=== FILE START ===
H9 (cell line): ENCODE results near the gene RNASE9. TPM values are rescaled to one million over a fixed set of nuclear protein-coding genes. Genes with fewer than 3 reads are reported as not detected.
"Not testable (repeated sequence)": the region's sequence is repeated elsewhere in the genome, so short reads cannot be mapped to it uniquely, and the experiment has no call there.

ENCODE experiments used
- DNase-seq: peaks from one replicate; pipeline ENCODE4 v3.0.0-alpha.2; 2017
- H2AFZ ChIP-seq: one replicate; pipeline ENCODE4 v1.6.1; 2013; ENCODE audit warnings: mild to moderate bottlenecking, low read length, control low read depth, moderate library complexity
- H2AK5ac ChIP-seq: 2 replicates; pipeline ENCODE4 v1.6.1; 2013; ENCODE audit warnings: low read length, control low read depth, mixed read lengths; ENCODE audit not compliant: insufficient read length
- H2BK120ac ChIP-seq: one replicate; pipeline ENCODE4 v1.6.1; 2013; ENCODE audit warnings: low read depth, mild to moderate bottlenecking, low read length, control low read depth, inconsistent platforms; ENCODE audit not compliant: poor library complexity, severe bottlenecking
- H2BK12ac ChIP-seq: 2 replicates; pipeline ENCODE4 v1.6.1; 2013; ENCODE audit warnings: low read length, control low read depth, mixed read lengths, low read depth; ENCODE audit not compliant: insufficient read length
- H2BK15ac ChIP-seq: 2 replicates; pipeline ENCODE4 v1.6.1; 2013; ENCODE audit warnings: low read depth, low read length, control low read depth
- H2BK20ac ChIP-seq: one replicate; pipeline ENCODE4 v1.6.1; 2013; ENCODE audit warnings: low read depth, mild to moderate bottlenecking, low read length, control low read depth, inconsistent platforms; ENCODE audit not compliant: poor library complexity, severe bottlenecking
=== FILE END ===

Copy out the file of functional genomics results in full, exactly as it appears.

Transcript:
H9 (cell line): ENCODE results near the gene RNASE9. TPM values are rescaled to one million over a fixed set of nuclear protein-coding genes. Genes with fewer than 3 reads are reported as not detected.
"Not testable (repeated sequence)": the region's sequence is repeated elsewhere in the genome, so short reads cannot be mapped to it uniquely, and the experiment has no call there.

ENCODE experiments used
- DNase-seq: peaks from one replicate; pipeline ENCODE4 v3.0.0-alpha.2; 2017
- H2AFZ ChIP-seq: one replicate; pipeline ENCODE4 v1.6.1; 2013; ENCODE audit warnings: mild to moderate bottlenecking, low read length, control low read depth, moderate library complexity
- H2AK5ac ChIP-seq: 2 replicates; pipeline ENCODE4 v1.6.1; 2013; ENCODE audit warnings: low read length, control low read depth, mixed read lengths; ENCODE audit not compliant: insufficient read length
- H2BK120ac ChIP-seq: one replicate; pipeline ENCODE4 v1.6.1; 2013; ENCODE audit warnings: low read depth, mild to moderate bottlenecking, low read length, control low read depth, inconsistent platforms; ENCODE audit not compliant: poor library complexity, severe bottlenecking
- H2BK12ac ChIP-seq: 2 replicates; pipeline ENCODE4 v1.6.1; 2013; ENCODE audit warnings: low read length, control low read depth, mixed read lengths, low read depth; ENCODE audit not compliant: insufficient read length
- H2BK15ac ChIP-seq: 2 replicates; pipeline ENCODE4 v1.6.1; 2013; ENCODE audit warnings: low read depth, low read length, control low read depth
- H2BK20ac ChIP-seq: one replicate; pipeline ENCODE4 v1.6.1; 2013; ENCODE audit warnings: low read depth, mild to moderate bottlenecking, low read length, control low read depth, inconsistent platforms; ENCODE audit not compliant: poor library complexity, severe bottlenecking